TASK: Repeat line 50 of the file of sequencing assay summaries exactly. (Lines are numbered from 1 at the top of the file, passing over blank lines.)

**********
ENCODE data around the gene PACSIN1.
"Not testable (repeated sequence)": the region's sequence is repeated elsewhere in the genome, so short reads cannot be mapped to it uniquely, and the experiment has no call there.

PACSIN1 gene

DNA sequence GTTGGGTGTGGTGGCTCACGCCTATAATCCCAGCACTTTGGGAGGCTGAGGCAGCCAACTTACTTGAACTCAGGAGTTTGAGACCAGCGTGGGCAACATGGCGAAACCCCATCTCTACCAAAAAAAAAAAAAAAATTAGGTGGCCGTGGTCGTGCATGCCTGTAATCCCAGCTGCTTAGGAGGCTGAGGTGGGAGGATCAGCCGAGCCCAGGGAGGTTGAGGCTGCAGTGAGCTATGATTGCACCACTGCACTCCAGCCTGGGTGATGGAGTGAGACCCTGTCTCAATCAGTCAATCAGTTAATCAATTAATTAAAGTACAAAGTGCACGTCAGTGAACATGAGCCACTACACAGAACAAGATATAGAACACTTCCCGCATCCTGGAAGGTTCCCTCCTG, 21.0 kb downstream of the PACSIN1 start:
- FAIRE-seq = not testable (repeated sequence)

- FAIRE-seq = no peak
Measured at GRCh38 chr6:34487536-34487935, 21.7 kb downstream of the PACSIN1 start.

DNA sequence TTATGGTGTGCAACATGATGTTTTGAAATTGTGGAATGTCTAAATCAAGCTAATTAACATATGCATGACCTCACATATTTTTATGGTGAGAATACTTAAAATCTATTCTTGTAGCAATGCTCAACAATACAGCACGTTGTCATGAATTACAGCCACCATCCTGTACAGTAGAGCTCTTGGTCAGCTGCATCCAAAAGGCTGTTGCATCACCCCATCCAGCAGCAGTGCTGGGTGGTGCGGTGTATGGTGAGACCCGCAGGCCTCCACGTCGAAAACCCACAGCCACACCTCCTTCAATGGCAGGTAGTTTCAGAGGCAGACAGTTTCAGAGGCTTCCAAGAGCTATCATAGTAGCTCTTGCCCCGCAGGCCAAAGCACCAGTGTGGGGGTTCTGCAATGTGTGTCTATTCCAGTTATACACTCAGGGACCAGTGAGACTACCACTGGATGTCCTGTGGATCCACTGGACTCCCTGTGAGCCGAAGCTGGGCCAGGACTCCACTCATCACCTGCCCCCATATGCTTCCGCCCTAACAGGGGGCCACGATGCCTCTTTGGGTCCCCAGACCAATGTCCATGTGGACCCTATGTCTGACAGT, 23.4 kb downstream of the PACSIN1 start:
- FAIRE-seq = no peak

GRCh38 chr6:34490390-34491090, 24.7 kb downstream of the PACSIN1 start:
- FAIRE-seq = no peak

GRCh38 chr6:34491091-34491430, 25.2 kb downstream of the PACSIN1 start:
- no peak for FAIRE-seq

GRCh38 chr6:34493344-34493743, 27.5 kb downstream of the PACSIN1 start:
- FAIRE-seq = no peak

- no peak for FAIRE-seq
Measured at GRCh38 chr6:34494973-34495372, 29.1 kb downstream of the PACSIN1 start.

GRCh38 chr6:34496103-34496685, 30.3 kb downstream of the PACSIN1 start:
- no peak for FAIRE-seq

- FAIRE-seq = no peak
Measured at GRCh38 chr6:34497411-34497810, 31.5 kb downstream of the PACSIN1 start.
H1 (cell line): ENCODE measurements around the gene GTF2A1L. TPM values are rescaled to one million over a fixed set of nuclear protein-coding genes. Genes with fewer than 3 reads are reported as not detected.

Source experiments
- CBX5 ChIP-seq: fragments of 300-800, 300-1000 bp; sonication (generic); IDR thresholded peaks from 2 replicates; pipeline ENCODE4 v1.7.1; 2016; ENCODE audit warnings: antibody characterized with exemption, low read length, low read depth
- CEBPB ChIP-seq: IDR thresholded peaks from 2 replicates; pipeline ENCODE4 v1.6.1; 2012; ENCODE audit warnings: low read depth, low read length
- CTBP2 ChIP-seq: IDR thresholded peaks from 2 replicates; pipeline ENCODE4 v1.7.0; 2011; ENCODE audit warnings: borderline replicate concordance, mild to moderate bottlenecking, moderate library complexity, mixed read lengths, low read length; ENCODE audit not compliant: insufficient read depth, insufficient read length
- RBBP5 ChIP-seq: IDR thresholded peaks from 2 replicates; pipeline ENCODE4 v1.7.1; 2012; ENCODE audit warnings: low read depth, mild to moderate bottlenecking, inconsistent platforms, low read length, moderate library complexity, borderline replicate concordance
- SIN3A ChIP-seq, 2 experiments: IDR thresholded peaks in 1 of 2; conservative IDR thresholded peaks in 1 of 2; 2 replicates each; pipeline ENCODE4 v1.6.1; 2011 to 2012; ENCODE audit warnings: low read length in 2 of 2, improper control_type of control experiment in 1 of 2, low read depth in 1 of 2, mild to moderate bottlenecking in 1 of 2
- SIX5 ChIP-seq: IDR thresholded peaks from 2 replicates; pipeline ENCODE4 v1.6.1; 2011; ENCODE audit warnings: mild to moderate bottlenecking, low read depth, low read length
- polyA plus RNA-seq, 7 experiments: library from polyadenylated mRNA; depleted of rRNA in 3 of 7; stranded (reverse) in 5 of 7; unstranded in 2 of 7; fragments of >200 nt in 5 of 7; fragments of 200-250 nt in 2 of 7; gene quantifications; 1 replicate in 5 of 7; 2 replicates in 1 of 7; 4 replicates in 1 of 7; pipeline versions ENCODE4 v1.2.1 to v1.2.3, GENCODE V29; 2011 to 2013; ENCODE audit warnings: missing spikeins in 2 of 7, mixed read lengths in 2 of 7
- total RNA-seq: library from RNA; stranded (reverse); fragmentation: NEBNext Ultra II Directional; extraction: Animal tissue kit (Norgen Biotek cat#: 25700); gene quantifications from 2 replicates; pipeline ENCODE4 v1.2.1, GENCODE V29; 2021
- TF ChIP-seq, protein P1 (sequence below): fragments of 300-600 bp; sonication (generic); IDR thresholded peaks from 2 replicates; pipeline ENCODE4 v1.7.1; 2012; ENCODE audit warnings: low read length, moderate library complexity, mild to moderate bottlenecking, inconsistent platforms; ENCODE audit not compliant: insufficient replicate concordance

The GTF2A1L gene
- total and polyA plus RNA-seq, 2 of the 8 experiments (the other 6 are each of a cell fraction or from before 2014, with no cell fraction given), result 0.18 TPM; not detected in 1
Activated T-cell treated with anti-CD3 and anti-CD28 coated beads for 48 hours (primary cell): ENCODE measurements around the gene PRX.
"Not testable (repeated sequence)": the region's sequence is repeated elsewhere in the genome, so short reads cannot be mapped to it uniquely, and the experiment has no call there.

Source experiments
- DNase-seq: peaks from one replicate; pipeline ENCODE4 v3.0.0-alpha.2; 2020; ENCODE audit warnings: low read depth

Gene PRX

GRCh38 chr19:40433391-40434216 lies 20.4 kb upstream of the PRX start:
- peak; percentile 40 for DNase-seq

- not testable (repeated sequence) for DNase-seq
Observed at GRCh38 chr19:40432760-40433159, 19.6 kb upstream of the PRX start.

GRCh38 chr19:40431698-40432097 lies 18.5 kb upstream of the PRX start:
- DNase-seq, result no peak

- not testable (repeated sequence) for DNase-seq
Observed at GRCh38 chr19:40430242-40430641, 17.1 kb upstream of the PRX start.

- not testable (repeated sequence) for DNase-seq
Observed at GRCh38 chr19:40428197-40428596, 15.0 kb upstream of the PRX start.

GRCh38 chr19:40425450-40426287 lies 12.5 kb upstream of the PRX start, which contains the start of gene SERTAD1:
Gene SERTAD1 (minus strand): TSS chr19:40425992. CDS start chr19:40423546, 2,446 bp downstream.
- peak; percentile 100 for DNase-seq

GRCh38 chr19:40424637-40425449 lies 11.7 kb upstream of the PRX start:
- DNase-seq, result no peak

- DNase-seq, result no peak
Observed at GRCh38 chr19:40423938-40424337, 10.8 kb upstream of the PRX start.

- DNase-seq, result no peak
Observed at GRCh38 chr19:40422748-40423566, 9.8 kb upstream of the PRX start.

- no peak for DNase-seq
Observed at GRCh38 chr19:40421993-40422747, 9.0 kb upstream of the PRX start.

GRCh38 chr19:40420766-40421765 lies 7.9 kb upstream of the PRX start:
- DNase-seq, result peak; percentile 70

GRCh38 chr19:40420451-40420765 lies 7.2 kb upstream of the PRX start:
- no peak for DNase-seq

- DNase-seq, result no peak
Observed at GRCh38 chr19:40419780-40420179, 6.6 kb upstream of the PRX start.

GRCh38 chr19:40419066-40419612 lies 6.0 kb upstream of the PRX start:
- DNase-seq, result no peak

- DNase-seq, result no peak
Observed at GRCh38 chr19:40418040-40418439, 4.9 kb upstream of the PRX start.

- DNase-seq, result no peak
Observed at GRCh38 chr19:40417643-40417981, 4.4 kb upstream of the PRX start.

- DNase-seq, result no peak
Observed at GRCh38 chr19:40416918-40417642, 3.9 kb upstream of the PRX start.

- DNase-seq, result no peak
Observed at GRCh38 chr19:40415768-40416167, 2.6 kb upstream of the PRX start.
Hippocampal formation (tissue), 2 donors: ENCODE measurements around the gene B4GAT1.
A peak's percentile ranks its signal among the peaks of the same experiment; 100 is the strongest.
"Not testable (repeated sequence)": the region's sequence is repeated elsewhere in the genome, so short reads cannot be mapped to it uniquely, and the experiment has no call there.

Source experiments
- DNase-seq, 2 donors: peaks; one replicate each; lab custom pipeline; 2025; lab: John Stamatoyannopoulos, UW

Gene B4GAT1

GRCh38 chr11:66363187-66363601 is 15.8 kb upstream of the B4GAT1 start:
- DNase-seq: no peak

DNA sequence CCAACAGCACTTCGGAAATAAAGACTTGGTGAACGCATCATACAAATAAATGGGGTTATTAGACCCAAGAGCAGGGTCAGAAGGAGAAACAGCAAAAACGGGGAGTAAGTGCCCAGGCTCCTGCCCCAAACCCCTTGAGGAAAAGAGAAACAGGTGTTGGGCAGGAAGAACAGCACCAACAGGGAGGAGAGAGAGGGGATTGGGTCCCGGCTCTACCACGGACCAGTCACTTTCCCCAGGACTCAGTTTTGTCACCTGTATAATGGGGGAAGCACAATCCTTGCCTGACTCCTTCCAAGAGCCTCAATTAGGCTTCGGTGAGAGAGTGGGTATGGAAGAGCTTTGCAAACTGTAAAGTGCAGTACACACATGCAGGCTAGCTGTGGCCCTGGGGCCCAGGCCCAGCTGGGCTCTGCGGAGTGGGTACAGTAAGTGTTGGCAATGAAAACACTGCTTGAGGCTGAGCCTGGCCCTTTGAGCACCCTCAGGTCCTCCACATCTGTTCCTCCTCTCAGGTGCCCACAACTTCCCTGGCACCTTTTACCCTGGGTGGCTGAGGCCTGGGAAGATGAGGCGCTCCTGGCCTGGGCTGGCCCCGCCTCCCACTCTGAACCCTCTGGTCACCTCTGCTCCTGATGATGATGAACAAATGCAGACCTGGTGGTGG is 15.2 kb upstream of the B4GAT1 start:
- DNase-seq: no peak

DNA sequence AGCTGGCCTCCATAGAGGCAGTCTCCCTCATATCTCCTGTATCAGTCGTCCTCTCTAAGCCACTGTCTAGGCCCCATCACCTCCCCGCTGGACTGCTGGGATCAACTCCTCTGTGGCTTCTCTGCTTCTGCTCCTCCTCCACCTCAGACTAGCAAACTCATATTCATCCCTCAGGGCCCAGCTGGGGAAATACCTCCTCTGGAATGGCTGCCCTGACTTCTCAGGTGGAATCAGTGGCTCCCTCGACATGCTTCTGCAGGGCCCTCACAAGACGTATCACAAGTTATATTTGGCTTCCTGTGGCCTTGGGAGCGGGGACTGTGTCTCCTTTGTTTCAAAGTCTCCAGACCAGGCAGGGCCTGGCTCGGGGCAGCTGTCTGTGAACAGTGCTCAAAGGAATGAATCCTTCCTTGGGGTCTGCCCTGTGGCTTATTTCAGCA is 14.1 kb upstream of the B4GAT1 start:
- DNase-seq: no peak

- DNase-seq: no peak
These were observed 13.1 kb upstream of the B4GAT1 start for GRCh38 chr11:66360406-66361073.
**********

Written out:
GRCh38 chr19:40425450-40426287 lies 12.5 kb upstream of the PRX start, which contains the start of gene SERTAD1: